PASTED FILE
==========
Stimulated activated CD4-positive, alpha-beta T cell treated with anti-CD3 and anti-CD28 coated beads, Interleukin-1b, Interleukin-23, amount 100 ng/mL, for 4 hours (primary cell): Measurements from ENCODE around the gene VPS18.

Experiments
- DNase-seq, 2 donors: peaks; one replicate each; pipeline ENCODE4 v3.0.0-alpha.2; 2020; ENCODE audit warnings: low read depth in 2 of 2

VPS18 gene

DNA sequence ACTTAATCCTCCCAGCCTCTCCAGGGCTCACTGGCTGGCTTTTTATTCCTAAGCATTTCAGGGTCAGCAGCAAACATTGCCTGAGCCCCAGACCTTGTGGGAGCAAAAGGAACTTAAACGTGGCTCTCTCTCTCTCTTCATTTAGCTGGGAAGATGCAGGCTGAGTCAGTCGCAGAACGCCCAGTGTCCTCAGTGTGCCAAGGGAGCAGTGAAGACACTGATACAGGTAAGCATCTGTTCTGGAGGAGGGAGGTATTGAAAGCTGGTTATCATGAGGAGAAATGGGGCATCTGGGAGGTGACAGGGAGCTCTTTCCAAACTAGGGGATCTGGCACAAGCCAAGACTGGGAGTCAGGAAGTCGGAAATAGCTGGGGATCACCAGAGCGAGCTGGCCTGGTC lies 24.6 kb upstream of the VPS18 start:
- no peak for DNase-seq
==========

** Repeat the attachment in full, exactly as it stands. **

Stimulated activated CD4-positive, alpha-beta T cell treated with anti-CD3 and anti-CD28 coated beads, Interleukin-1b, Interleukin-23, amount 100 ng/mL, for 4 hours (primary cell): Measurements from ENCODE around the gene VPS18.

Experiments
- DNase-seq, 2 donors: peaks; one replicate each; pipeline ENCODE4 v3.0.0-alpha.2; 2020; ENCODE audit warnings: low read depth in 2 of 2

VPS18 gene

DNA sequence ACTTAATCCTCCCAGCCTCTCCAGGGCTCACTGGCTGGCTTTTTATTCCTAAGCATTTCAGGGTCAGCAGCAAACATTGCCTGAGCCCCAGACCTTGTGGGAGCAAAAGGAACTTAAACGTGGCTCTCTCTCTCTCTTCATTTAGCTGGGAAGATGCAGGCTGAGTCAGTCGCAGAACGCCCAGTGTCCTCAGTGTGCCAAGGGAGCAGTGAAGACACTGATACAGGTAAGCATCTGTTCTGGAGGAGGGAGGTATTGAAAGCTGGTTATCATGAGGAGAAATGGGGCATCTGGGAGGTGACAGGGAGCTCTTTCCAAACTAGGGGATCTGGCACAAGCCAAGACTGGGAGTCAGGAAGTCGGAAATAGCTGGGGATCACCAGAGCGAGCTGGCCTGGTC lies 24.6 kb upstream of the VPS18 start:
- no peak for DNase-seq